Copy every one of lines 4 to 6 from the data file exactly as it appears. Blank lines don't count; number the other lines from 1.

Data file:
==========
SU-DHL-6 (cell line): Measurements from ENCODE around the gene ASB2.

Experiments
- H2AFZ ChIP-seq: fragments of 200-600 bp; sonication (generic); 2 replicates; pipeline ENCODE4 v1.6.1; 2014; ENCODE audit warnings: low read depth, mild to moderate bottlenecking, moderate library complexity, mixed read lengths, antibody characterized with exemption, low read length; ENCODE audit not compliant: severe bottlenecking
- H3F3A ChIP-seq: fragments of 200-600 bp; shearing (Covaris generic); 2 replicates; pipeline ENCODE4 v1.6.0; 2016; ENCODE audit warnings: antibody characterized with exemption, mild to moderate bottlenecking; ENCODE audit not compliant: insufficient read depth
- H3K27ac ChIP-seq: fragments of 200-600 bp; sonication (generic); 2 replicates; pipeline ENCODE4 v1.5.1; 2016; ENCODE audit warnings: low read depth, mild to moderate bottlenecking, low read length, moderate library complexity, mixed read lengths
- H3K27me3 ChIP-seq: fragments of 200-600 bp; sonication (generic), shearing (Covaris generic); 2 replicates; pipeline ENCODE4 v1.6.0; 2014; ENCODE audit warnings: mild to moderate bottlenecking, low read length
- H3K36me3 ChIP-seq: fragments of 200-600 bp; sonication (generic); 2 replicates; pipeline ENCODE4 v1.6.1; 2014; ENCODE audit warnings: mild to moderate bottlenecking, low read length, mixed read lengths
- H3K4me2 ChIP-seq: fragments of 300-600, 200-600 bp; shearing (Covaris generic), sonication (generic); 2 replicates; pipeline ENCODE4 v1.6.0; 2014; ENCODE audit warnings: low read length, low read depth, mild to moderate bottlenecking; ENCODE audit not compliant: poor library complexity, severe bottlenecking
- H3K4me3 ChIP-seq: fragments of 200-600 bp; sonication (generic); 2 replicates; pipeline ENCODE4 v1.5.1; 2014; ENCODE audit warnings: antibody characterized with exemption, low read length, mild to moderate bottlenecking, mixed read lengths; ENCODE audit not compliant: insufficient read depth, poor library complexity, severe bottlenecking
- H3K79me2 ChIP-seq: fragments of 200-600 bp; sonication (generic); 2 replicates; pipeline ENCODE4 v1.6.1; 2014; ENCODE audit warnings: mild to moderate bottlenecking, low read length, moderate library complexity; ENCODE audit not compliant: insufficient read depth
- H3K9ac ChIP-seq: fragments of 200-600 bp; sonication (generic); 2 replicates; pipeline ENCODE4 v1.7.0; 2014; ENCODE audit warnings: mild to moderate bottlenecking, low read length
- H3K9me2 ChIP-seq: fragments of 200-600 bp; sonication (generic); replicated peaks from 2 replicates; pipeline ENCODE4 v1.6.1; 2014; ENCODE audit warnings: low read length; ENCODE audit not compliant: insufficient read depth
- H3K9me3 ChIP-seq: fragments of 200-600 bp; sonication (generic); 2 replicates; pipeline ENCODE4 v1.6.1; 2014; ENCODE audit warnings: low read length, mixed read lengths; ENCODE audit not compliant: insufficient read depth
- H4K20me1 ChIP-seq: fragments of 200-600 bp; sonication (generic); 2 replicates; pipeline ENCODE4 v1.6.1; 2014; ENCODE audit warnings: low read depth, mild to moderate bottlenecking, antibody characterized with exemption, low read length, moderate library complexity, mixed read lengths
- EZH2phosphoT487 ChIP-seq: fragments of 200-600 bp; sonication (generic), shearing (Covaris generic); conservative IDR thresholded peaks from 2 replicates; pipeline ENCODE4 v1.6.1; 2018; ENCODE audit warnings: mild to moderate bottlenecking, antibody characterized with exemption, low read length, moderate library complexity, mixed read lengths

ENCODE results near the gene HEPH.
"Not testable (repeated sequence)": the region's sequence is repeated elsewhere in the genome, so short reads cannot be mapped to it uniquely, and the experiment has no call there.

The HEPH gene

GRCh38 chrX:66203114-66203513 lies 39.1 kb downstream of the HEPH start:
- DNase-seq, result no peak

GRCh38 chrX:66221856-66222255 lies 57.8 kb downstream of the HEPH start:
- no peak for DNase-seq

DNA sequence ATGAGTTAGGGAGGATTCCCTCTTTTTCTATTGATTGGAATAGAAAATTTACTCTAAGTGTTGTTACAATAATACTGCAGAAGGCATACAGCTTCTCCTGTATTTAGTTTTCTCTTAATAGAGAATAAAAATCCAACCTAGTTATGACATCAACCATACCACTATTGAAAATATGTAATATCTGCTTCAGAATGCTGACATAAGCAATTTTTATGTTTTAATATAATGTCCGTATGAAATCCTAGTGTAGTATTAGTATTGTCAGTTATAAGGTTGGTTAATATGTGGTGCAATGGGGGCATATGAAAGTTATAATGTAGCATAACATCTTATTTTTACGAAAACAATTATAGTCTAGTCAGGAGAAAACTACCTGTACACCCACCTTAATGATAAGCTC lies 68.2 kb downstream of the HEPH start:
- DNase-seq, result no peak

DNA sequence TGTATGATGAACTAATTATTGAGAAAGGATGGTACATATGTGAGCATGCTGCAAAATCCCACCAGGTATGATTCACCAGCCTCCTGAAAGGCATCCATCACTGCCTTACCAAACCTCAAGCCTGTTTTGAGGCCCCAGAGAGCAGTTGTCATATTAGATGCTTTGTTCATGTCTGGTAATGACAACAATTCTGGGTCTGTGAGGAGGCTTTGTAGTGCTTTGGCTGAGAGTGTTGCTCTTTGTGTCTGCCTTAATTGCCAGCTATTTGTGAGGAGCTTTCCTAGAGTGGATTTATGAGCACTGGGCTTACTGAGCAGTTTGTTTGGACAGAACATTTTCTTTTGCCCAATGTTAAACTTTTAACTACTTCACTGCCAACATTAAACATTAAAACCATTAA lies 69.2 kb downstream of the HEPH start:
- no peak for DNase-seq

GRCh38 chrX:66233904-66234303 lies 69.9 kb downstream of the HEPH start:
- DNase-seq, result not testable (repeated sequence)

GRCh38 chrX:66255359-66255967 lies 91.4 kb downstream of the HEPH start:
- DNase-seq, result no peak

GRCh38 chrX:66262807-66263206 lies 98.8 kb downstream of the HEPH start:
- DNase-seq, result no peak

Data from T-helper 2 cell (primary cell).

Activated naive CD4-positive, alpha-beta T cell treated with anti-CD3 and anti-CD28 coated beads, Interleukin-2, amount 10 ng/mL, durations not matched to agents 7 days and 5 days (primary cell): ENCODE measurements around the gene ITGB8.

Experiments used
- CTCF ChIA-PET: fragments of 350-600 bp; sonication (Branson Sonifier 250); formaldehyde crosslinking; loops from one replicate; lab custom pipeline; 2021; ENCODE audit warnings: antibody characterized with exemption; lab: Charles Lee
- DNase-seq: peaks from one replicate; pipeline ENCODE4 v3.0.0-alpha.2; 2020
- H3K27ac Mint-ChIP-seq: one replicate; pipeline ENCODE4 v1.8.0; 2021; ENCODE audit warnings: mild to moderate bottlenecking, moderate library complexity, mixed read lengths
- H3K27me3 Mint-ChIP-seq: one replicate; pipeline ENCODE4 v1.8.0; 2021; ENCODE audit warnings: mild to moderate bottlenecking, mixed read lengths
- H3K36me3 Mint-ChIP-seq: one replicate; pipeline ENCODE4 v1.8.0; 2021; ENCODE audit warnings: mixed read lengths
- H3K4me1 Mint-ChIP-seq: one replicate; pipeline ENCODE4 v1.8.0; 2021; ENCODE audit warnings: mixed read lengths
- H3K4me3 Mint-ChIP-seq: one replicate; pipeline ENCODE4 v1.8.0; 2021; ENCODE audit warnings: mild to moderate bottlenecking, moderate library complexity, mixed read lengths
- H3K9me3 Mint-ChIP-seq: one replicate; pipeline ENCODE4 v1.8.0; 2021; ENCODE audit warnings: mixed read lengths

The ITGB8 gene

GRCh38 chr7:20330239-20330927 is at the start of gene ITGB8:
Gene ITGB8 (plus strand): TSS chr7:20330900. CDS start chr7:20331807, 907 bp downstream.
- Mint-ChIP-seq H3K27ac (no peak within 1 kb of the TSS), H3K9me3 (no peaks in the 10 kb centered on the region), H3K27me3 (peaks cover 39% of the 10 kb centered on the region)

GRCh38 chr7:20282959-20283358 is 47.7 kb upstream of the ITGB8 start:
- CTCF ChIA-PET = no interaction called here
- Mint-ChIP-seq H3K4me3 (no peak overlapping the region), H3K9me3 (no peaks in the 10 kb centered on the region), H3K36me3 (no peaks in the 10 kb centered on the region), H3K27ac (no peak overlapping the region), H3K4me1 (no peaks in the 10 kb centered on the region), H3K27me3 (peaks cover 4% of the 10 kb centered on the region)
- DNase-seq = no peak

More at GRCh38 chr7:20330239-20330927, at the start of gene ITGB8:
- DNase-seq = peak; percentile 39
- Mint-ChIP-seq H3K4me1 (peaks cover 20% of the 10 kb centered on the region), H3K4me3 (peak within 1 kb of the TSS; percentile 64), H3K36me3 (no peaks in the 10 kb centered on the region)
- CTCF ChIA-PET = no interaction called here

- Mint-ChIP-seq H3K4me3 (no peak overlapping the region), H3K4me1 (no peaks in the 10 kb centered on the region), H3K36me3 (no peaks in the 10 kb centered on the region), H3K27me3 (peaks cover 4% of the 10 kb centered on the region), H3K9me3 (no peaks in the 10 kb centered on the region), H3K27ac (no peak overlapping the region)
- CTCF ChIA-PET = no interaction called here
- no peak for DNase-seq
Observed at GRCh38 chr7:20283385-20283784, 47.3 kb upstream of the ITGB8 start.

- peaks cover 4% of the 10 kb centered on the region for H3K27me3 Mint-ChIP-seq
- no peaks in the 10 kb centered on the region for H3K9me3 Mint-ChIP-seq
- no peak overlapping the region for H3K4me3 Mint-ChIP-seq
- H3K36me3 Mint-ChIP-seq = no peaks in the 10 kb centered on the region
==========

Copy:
- H3F3A ChIP-seq: fragments of 200-600 bp; shearing (Covaris generic); 2 replicates; pipeline ENCODE4 v1.6.0; 2016; ENCODE audit warnings: antibody characterized with exemption, mild to moderate bottlenecking; ENCODE audit not compliant: insufficient read depth
- H3K27ac ChIP-seq: fragments of 200-600 bp; sonication (generic); 2 replicates; pipeline ENCODE4 v1.5.1; 2016; ENCODE audit warnings: low read depth, mild to moderate bottlenecking, low read length, moderate library complexity, mixed read lengths
- H3K27me3 ChIP-seq: fragments of 200-600 bp; sonication (generic), shearing (Covaris generic); 2 replicates; pipeline ENCODE4 v1.6.0; 2014; ENCODE audit warnings: mild to moderate bottlenecking, low read length